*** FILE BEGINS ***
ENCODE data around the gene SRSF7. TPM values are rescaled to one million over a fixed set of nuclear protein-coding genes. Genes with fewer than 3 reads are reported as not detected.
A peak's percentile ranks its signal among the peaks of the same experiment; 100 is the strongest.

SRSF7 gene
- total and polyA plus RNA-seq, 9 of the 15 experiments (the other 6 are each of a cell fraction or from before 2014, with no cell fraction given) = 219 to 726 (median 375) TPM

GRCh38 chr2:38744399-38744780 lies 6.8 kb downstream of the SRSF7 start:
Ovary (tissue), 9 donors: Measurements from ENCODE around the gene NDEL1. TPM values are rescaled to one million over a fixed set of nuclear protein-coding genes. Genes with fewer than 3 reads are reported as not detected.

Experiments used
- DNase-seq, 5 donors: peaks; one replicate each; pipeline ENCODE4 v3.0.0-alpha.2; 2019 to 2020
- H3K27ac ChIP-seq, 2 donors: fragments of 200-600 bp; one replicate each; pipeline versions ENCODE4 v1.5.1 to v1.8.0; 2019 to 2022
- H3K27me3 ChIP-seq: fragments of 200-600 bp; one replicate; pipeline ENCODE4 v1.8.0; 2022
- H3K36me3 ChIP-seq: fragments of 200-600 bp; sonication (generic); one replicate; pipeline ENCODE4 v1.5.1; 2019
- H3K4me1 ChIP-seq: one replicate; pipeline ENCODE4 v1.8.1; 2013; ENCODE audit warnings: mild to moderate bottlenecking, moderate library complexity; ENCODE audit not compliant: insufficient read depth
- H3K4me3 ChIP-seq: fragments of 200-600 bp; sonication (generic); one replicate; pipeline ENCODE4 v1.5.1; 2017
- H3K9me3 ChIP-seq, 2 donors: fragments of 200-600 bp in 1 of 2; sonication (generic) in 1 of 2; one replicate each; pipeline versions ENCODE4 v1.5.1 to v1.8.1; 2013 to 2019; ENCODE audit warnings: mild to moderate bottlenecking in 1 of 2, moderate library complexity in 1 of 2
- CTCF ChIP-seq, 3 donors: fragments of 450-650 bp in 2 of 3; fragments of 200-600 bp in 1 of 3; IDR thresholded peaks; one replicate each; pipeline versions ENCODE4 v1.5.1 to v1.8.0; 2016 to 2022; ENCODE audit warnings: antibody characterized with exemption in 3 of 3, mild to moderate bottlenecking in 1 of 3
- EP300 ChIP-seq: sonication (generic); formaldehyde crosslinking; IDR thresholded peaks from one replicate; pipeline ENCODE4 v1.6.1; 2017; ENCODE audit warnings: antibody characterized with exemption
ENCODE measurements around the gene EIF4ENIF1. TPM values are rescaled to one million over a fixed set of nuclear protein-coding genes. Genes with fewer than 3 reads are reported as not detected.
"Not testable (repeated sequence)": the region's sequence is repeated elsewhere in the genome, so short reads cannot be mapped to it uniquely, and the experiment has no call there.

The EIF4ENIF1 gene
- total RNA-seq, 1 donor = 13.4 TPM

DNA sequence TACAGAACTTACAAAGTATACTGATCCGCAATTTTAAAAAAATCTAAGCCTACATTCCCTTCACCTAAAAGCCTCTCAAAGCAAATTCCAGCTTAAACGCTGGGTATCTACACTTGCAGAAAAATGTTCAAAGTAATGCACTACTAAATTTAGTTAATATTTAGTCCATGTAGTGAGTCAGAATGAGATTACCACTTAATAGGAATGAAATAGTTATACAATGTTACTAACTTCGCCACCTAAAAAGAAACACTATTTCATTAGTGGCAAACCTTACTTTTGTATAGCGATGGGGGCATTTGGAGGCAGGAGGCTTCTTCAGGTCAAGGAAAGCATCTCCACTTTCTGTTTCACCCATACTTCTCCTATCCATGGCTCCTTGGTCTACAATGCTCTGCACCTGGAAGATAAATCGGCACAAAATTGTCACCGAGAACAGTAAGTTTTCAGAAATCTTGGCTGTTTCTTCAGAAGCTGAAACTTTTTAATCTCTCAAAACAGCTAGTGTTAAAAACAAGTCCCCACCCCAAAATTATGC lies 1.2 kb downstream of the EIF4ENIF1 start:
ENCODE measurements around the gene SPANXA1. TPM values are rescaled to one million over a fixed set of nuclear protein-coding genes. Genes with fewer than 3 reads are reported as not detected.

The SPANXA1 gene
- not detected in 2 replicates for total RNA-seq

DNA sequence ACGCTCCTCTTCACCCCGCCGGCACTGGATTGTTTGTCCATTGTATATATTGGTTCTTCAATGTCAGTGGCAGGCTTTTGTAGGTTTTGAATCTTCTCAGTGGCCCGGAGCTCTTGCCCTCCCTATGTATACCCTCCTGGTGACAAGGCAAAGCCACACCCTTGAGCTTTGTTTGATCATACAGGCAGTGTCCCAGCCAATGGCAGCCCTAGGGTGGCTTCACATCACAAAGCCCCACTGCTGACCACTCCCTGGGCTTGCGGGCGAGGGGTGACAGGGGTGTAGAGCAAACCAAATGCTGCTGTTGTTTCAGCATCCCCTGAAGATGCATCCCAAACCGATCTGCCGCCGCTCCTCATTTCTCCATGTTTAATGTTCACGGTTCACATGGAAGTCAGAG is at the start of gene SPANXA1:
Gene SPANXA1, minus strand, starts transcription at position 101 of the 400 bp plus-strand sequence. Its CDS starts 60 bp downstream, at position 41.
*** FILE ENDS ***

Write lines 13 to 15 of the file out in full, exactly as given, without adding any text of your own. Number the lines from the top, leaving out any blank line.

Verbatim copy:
- H3K4me3 ChIP-seq: fragments of 200-600 bp; sonication (generic); one replicate; pipeline ENCODE4 v1.5.1; 2017
- H3K9me3 ChIP-seq, 2 donors: fragments of 200-600 bp in 1 of 2; sonication (generic) in 1 of 2; one replicate each; pipeline versions ENCODE4 v1.5.1 to v1.8.1; 2013 to 2019; ENCODE audit warnings: mild to moderate bottlenecking in 1 of 2, moderate library complexity in 1 of 2
- CTCF ChIP-seq, 3 donors: fragments of 450-650 bp in 2 of 3; fragments of 200-600 bp in 1 of 3; IDR thresholded peaks; one replicate each; pipeline versions ENCODE4 v1.5.1 to v1.8.0; 2016 to 2022; ENCODE audit warnings: antibody characterized with exemption in 3 of 3, mild to moderate bottlenecking in 1 of 3